ADHD and Emotional Eating

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Humans eat for more reasons than hunger. Food is something we comfort ourselves with when we are faced with an emotional challenge, like stress, sadness, anxiety or boredom. The problem with emotional eating is that it sabotages weight, health and fitness goals.

In her book ‘Natural relief for Adult ADHD’ author Stephanie Sarkis says people with ADHD can self-medicate  with  high fat, sugary and salty foods as a way to feel better.

Here are 6 ADHD-friendly ways to put you back in control of what you eat.

1) Treat your ADHD. 

Living with unmanaged ADHD is stressful and can make you feel sad, anxious and bad about yourself. These are the types of emotions that might make you want to comfort eat. In addition, key ADHD behaviors like impulsivity and distraction mean you might find yourself eating unconsciously.  Treating your ADHD empowers you to feel in control of your life and your eating habits. 

2) Practice Mindfulness. 

Practicing mindfulness while you are eating helps you to break the habit of emotional eating. By noticing what you see, smell, taste, and feel in the moment, you are able to savor and enjoy what you are eating. You are also able to stop eating when you are full. 

3) Don’t reward yourself with food.

As someone living with ADHD, you might have noticed how powerful rewards are. Promising yourself a reward for completing a task is a winning strategy to get things done.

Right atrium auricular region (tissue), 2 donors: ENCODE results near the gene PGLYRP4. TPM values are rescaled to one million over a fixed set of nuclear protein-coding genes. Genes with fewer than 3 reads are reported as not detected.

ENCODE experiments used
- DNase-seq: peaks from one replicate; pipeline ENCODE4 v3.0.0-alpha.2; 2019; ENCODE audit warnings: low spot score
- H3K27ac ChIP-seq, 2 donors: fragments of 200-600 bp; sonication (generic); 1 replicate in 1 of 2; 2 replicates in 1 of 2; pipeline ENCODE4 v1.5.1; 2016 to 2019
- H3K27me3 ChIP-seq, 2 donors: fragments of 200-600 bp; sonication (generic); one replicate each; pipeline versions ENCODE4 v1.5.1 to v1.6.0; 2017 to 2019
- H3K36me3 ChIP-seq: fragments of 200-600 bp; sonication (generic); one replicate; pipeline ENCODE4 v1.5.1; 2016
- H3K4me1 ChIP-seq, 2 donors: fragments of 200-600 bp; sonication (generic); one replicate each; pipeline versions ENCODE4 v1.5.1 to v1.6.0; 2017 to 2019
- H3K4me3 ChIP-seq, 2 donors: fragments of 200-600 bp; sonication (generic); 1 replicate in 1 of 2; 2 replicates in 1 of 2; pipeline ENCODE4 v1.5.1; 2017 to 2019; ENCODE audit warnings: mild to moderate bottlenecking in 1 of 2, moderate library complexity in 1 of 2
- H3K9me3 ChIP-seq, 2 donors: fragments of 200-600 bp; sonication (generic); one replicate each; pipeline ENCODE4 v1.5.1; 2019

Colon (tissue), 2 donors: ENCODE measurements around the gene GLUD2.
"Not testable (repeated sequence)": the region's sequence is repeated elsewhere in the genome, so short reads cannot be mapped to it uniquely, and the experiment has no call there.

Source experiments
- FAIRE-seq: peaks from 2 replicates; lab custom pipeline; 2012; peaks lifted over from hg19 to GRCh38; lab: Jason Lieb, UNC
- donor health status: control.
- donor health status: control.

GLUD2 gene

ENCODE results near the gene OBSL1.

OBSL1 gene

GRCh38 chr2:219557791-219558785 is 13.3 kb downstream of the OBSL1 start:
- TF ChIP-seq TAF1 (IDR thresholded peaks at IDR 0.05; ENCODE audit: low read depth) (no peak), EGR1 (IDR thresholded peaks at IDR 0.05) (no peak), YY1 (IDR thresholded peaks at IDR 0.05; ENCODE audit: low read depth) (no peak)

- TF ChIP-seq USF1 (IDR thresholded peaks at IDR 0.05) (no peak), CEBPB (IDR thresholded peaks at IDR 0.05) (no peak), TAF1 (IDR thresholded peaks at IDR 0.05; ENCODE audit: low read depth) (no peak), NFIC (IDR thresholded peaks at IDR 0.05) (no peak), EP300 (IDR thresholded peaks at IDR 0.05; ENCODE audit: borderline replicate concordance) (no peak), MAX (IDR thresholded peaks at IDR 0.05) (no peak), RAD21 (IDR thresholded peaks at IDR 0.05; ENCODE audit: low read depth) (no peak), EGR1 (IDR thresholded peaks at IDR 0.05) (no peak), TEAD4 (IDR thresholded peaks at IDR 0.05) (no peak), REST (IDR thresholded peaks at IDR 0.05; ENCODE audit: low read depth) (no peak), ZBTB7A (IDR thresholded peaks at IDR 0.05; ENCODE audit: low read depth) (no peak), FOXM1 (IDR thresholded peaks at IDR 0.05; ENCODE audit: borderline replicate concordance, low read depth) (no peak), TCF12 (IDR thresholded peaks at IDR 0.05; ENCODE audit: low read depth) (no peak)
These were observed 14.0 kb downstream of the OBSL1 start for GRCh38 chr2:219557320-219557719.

However, if your rewards involve food,  it can be problematic because you will find yourself eating when you aren’t hungry. Keep rewarding yourself, but instead of using food, use non-food rewards.

4) Don’t get bored.

Many people with ADHD have a  low threshold for boredom and rather than feel bored and restless, they find something to eat.

If this is you, write a list of activities you could do instead of reaching for a snack. Challenge yourself to think of as many as possible, from phoning a friend to doing 20 push-ups. Think of activities that will be fun for you and that don’t involve food. With time, your first reaction won’t be to go to the kitchen whenever you feel bored, it will be to do one of these activities.

5) Keep a food diary.

Doing a detailed task like keeping a food diary, might seem hard  when you have ADHD; however,  smartphones make it quite easy. There are many food diary apps to choose from, and if you don’t like writing you can just take a photo of your food. Pausing to take a photo gives you time to decide if you want to eat the item or to consider whether you are eating for emotional reasons. Tracking your food allows you to see what you are eating and what changes you could make.

6) I​t's not about food.

Emotional eating is less about food and more about your emotions. Start to notice how you feel before you eat. Are you hungry?  If not, what emotion are you feeling? After identifying the emotion, think about what you could do to address that emotion. For example, if you are feeling stressed, how could you relieve your stress besides eating?

Working with a therapist to help you address these emotions is very helpful.

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